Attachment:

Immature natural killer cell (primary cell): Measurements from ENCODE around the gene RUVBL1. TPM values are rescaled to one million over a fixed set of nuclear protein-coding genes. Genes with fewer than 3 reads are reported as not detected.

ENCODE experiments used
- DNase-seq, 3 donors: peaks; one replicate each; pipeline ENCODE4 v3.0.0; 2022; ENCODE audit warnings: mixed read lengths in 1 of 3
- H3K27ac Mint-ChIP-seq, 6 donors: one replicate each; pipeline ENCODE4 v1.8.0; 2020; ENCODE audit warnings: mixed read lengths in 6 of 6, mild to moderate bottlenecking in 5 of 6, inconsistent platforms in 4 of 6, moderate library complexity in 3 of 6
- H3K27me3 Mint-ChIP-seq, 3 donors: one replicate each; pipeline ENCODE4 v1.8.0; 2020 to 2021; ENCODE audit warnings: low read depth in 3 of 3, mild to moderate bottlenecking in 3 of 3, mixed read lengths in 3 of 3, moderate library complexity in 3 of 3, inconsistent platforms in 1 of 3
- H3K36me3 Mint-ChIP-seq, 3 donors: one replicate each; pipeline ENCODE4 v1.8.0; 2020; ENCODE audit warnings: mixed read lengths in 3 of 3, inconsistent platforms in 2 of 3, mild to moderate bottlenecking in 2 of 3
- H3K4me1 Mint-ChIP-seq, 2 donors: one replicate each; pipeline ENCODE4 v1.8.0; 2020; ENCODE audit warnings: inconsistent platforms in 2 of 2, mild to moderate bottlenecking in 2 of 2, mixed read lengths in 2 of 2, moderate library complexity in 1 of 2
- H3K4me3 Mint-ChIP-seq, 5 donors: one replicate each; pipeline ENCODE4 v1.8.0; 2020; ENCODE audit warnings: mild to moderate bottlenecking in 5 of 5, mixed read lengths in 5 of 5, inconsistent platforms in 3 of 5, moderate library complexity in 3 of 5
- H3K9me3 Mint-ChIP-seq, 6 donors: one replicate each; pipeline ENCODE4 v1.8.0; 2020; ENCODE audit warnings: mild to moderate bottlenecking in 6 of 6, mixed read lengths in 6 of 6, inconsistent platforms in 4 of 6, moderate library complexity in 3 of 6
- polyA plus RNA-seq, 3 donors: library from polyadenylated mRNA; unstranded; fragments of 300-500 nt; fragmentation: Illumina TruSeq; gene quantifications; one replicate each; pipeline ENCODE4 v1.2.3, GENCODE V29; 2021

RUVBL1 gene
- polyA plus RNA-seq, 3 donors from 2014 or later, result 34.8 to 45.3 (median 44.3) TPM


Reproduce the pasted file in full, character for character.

Immature natural killer cell (primary cell): Measurements from ENCODE around the gene RUVBL1. TPM values are rescaled to one million over a fixed set of nuclear protein-coding genes. Genes with fewer than 3 reads are reported as not detected.

ENCODE experiments used
- DNase-seq, 3 donors: peaks; one replicate each; pipeline ENCODE4 v3.0.0; 2022; ENCODE audit warnings: mixed read lengths in 1 of 3
- H3K27ac Mint-ChIP-seq, 6 donors: one replicate each; pipeline ENCODE4 v1.8.0; 2020; ENCODE audit warnings: mixed read lengths in 6 of 6, mild to moderate bottlenecking in 5 of 6, inconsistent platforms in 4 of 6, moderate library complexity in 3 of 6
- H3K27me3 Mint-ChIP-seq, 3 donors: one replicate each; pipeline ENCODE4 v1.8.0; 2020 to 2021; ENCODE audit warnings: low read depth in 3 of 3, mild to moderate bottlenecking in 3 of 3, mixed read lengths in 3 of 3, moderate library complexity in 3 of 3, inconsistent platforms in 1 of 3
- H3K36me3 Mint-ChIP-seq, 3 donors: one replicate each; pipeline ENCODE4 v1.8.0; 2020; ENCODE audit warnings: mixed read lengths in 3 of 3, inconsistent platforms in 2 of 3, mild to moderate bottlenecking in 2 of 3
- H3K4me1 Mint-ChIP-seq, 2 donors: one replicate each; pipeline ENCODE4 v1.8.0; 2020; ENCODE audit warnings: inconsistent platforms in 2 of 2, mild to moderate bottlenecking in 2 of 2, mixed read lengths in 2 of 2, moderate library complexity in 1 of 2
- H3K4me3 Mint-ChIP-seq, 5 donors: one replicate each; pipeline ENCODE4 v1.8.0; 2020; ENCODE audit warnings: mild to moderate bottlenecking in 5 of 5, mixed read lengths in 5 of 5, inconsistent platforms in 3 of 5, moderate library complexity in 3 of 5
- H3K9me3 Mint-ChIP-seq, 6 donors: one replicate each; pipeline ENCODE4 v1.8.0; 2020; ENCODE audit warnings: mild to moderate bottlenecking in 6 of 6, mixed read lengths in 6 of 6, inconsistent platforms in 4 of 6, moderate library complexity in 3 of 6
- polyA plus RNA-seq, 3 donors: library from polyadenylated mRNA; unstranded; fragments of 300-500 nt; fragmentation: Illumina TruSeq; gene quantifications; one replicate each; pipeline ENCODE4 v1.2.3, GENCODE V29; 2021

RUVBL1 gene
- polyA plus RNA-seq, 3 donors from 2014 or later, result 34.8 to 45.3 (median 44.3) TPM